Larger than they appear: Alamo wants you to pay big for little cars
Customers have it bad enough at the rental car counter now that the big companies are slashing inventory to create scarcity and drive up prices. They're also playing fast and loose with definitions.
Christopher Elliott called out the company for re-classifying the Beetle in contradiction of its manufacturer, yet in a way that pumps up Alamo's bottom line. The car rental outfit also considers the Toyota Corolla to be a midsize car, and not a compact or subcompact, the way pretty much everyone else does. The difference between the two categories starts at about $8 per day.
That's not the only questionable trick that Alamo has used. Yesterday, I reported that in early June, Alamo sent the media an announcement of a big "Florida Drive-Out" sale that was to offer $17 rates through July 18. When I called Alamo's toll-free number on June 28 to validate the rate, the operator said she didn't know what I was talking about, but asked, "Would you like to go ahead and begin pricing a rental anyway?"
It turns out Alamo had pulled the sale nearly a month early (for "extremely high customer demand," I was told), but it didn't alert the media that it had so freely used to promote the sale to begin with. An hour after I pressed Alamo over whether I somehow missed the media announcement that retracted the sale, I was sent a brief message saying the company would send one out soon. Still hasn't.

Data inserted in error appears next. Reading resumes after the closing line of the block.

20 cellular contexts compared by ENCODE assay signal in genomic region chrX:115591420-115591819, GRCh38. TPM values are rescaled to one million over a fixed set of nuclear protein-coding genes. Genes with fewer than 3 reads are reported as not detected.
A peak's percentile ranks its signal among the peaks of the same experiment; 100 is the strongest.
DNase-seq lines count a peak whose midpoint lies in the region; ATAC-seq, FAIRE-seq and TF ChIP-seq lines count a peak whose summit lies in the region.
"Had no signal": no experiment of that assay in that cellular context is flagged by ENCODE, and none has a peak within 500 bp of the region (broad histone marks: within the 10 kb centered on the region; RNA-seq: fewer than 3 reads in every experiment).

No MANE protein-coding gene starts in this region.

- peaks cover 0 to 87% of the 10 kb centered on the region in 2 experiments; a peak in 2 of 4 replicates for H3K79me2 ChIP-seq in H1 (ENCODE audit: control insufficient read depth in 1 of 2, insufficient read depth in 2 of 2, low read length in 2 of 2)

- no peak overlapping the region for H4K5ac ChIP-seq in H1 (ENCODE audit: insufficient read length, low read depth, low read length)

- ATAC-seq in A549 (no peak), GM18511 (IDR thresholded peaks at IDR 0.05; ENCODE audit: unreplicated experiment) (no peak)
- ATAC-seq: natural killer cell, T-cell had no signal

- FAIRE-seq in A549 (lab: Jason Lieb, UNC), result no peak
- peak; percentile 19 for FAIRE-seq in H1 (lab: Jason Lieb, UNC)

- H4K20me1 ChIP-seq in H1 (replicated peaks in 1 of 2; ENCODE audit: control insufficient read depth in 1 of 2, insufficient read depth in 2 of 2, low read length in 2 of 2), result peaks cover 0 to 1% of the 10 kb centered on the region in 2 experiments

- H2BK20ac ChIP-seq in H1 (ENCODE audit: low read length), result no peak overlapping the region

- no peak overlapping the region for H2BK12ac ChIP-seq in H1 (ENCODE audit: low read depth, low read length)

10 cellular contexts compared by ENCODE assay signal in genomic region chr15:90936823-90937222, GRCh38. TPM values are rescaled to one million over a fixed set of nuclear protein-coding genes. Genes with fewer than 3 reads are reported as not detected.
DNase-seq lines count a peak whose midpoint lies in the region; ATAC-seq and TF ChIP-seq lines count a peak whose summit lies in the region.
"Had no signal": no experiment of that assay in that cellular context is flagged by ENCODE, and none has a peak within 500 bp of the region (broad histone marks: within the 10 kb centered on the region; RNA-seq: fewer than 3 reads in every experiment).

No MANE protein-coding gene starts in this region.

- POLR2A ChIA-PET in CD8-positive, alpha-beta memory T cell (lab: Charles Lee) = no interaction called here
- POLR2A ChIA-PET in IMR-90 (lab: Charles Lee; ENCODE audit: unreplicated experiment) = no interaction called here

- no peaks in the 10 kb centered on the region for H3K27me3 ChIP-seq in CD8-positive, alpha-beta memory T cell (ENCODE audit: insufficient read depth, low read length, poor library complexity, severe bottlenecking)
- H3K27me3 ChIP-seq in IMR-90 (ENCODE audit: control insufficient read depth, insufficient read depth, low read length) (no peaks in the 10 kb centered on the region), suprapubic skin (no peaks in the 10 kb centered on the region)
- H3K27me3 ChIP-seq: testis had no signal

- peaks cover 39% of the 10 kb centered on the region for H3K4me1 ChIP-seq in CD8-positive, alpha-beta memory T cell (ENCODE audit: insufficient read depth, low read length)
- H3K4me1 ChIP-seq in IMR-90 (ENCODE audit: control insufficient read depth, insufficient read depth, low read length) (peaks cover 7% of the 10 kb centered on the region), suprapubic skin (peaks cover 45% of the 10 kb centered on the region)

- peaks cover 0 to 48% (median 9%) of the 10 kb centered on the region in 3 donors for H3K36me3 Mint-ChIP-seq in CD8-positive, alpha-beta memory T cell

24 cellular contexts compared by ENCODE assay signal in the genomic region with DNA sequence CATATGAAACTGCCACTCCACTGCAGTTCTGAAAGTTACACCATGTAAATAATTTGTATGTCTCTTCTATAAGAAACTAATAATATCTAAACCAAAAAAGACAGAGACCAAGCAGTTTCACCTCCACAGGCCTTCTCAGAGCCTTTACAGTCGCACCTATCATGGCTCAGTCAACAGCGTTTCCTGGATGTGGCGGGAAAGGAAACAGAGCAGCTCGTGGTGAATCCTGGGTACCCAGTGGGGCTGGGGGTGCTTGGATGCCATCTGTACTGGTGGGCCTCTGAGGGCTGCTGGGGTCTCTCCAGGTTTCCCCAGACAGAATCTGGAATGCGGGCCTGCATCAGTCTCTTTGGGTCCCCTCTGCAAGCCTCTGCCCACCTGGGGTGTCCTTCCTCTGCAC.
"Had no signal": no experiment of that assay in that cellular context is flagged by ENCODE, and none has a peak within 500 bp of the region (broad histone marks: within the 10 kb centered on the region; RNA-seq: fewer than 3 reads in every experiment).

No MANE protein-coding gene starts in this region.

Meanwhile, countless customers are still plugging dates into the Alamo Rent A Car website under the assumption that the final figures will reflect a discount. Excuse the pun, but I find it, well, shifty.
Elliott has also uncovered instances of some renters in off-airport locations charging customers the hefty airport concession fees ($30 or $40 per rental) even though they weren't entitled to do so. Because the charge comes when you return your car, not when you get your quote, renters are missing it, and the only way to get it removed from your bill is to take up the matter with the corporate office (in this case, Avis).
You may not succeed at driving a car off the rental lot for a good price, but you may well be driven crazy.
Update: Alamo Rent A Car responded to this post and addressed the Beetle classification issue, but didn't explain the reasoning behind it: "The car rental industry does not just automatically classify cars based on the manufacturer's designations. The process ... varies a bit from company to company -- but in the end, each car rental company classifies vehicles based on their own criteria. Sometimes those critieria match up exactly with manufacturers' criteria and sometimes not." The rep also reiterated that the company intended to release a retraction of the Florida Drive-Out sale soon, which it finally did, four days after WalletPop's initial queries.